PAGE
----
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Canada11 March 2005

Libel suit against Washington Post could have major impact on free expression

Reporters Without Borders today wrote to the Canadian justice minister with its position on an important question of law for online media that has been raised by a former UN official’s libel action in Canada against the Washington Post, namely can a journalist whose article has been published on the Internet be sued anywhere it can be downloaded ? The Washington Post appealed on 8 March.

The text of the letter to justice minister Irwin Cotler follows:

"Reporters Without Borders would like to inform you of its position on a question of law that is currently being considered by a Canadian court in the libel case of Cheickh Bangoura v. Washington Post. We are concerned that this case will have important consequences for press freedom and online freedom of expression that will extend far beyond Canada’s borders. We moreover think it would be useful if the federal authorities were to adopt a public position on this issue, without thereby intervening in the court case.

"The question that the judge in this case must answer is the following: can a journalist whose article has been published on the Internet be sued anywhere it can be downloaded? Ruling that it can, as the Ontario court initially did, implies that any individual who posts something online could be sued over it in any country in the world. If upheld on appeal, this ruling could dissuade very many journalists from publishing their articles online.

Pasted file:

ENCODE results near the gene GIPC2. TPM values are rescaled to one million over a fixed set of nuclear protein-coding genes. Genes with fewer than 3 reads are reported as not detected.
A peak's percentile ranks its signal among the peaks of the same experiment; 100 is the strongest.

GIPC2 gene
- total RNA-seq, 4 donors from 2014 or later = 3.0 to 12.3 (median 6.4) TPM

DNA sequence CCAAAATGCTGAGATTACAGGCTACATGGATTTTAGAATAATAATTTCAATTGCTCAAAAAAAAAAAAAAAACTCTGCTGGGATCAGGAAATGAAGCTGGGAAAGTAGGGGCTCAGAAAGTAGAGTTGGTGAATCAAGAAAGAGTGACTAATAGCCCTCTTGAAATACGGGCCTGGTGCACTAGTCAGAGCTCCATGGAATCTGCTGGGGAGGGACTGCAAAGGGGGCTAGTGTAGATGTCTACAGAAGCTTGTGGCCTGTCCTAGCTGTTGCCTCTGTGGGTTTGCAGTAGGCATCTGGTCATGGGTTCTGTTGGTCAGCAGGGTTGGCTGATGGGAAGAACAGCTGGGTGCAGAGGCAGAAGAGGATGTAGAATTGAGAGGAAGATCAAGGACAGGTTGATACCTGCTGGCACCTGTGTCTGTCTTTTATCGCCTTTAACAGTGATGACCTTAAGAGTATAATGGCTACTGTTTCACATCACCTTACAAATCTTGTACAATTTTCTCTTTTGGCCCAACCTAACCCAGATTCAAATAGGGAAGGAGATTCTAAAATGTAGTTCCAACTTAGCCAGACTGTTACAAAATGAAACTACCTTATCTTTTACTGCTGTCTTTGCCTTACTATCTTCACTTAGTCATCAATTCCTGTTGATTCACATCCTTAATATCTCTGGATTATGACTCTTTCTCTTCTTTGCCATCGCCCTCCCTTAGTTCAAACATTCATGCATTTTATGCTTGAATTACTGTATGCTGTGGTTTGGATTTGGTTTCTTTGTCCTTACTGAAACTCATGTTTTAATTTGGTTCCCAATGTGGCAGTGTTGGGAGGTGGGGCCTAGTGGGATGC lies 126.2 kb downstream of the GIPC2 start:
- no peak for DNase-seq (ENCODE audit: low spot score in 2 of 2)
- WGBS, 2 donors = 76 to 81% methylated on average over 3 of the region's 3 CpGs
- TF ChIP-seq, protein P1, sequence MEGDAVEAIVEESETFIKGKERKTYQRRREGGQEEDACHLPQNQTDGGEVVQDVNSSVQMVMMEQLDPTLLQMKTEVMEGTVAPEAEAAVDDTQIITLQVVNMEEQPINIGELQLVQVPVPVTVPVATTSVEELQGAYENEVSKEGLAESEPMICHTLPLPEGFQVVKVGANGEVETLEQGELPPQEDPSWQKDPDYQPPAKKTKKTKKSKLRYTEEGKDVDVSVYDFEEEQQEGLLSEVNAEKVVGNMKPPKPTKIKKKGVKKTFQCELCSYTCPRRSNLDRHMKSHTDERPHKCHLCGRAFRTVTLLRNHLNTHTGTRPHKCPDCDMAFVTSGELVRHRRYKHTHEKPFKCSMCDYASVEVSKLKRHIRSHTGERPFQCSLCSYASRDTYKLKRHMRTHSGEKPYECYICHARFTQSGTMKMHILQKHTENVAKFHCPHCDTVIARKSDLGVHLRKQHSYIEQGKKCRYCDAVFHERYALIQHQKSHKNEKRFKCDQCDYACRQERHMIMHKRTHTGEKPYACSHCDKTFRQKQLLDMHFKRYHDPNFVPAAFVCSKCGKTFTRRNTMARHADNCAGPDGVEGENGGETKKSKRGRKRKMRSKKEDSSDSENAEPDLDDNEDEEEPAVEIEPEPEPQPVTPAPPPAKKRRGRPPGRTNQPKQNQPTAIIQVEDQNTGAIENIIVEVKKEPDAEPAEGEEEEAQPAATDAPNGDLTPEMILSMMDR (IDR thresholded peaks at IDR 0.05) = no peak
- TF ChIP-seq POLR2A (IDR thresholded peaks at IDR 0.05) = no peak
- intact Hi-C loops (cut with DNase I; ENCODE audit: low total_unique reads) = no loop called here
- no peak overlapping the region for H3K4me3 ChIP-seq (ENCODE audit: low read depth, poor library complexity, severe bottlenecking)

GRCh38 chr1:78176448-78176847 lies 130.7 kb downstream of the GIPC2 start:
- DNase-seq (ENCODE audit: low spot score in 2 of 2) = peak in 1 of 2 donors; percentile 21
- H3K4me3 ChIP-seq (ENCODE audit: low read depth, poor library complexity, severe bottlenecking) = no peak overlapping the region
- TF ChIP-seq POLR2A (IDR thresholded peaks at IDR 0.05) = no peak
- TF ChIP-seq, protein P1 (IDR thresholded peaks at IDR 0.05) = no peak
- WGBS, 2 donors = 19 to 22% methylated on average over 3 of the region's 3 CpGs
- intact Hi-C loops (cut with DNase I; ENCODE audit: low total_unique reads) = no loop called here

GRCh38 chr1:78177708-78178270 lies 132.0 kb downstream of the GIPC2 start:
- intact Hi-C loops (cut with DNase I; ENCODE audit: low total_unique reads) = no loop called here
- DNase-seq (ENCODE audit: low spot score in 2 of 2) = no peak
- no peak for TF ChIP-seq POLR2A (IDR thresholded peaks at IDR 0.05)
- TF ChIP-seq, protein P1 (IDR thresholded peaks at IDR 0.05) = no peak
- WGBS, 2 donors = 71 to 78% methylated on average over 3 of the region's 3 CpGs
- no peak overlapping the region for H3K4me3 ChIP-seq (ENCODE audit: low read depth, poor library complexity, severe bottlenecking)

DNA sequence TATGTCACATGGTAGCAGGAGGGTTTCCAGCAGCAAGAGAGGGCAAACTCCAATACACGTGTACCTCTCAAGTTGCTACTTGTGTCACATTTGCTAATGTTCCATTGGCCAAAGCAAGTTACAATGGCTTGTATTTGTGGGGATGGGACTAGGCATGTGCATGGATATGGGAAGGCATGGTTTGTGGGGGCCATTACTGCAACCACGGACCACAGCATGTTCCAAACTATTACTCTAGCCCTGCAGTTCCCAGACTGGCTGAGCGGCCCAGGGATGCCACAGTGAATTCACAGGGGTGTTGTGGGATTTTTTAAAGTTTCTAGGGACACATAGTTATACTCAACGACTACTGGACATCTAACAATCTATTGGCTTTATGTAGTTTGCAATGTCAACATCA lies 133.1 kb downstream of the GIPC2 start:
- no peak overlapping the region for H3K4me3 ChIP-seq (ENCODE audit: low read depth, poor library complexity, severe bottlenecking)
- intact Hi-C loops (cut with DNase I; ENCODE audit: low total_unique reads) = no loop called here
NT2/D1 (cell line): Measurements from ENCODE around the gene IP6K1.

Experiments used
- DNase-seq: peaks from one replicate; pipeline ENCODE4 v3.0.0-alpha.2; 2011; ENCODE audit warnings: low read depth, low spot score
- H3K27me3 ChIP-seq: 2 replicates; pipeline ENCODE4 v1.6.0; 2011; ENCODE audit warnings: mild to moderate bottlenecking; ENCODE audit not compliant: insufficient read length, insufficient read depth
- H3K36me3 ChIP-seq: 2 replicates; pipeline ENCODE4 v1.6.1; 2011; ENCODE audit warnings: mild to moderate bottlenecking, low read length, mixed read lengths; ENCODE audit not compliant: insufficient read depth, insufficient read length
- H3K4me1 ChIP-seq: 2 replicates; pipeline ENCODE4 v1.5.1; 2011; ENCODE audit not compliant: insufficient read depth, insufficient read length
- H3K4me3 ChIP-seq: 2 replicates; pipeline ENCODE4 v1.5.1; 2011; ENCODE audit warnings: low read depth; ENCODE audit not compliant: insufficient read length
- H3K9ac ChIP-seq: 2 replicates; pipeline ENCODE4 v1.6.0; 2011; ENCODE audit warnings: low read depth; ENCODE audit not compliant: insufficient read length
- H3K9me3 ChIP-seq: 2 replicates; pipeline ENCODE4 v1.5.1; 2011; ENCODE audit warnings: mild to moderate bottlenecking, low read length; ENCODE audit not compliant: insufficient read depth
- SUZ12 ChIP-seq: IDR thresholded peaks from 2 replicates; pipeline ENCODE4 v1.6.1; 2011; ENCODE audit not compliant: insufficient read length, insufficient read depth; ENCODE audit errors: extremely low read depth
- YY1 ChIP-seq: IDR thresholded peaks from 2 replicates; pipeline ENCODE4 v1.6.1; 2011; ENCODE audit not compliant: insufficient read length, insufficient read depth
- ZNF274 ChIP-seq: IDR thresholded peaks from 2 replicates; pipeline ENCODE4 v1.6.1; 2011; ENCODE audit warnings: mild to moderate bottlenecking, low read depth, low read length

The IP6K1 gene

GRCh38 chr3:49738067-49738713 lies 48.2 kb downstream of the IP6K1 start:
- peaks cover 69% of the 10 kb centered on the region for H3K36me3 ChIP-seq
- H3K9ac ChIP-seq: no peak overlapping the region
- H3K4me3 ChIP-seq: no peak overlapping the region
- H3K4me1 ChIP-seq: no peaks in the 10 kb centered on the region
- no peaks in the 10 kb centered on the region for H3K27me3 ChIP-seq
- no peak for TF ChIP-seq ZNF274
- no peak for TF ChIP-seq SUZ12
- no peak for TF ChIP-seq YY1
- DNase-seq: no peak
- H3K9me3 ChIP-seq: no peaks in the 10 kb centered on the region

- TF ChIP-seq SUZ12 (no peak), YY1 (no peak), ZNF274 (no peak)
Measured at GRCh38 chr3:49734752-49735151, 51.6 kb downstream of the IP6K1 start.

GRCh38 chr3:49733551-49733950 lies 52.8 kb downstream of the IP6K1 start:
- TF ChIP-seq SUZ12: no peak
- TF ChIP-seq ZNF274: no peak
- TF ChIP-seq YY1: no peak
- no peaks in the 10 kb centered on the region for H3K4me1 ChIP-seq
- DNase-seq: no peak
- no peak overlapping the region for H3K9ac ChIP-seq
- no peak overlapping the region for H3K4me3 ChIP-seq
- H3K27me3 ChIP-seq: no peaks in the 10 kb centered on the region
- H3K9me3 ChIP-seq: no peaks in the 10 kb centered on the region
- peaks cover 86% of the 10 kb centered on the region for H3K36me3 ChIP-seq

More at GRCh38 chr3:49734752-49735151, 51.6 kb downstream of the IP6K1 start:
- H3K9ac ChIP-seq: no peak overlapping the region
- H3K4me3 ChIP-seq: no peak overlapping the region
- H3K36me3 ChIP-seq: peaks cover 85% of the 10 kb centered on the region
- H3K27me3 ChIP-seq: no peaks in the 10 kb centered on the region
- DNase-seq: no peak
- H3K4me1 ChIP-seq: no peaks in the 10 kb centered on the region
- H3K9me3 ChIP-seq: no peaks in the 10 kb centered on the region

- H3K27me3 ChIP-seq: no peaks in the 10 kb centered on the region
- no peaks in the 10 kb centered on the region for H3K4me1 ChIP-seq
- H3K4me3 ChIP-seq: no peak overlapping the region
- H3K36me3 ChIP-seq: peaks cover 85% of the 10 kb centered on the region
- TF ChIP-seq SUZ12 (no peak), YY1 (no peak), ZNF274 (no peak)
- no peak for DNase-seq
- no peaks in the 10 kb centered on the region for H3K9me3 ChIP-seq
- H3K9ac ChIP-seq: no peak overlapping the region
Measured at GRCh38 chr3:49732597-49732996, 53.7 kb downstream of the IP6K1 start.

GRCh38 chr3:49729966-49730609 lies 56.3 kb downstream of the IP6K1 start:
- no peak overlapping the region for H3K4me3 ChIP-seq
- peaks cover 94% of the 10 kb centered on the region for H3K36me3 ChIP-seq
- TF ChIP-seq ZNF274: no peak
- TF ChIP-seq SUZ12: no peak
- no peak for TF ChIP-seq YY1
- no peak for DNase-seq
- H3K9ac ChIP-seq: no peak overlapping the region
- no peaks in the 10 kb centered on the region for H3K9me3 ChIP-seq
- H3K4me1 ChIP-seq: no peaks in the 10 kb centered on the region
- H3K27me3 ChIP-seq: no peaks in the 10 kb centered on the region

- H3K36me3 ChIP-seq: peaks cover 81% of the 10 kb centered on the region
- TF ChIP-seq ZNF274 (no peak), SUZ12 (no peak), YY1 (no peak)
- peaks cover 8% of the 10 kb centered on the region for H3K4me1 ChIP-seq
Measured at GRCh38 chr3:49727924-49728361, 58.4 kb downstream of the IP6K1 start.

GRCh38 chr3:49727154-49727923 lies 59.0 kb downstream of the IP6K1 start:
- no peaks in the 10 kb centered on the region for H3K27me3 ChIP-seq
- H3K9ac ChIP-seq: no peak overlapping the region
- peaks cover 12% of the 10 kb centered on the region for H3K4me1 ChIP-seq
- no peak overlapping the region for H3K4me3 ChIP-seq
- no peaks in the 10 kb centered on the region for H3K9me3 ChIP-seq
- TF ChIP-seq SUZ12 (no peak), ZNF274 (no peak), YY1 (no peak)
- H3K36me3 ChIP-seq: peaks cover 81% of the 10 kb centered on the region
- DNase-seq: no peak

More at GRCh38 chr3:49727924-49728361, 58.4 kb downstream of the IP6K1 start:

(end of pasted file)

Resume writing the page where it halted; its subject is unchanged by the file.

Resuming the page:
"The Reporters Without Borders position on this question was clearly expressed during the preparatory meeting of the World Summit on the Information Society last month in Geneva. In our view, a country’s jurisdiction over online content in civil or criminal law applies exclusively to content hosted on its territory or content addressed specifically to its Internet users."


An Ontario judge on 27 January 2004 agreed to hear a libel case brought against the US-based Washington Post daily newspaper by Cheickh Bangoura, a former UN official who was working in Kenya in 1997 when the newspaper reported allegations by UN colleagues that he was guilty of serious improprieties. Although many years have elapsed since the allegations were published, Bangoura brought his lawsuit in Canada, where he been living since 2000, on the grounds that the reports are still available online and can be read by Canadian Internet users.

The judge unexpectedly argued that the newspaper ""should have reasonably foreseen that the story would follow (Bangoura) wherever he resided" and that a newspaper editor "does not put an article on the Internet if he does not wish to reach a large audience." He added: "the more important the potential target, the more they [the editors] should take care."

With the support of some 50 major International news media and journalists’ organizations, the Washington Post filed an appeal against the court’s ruling on 8 March.

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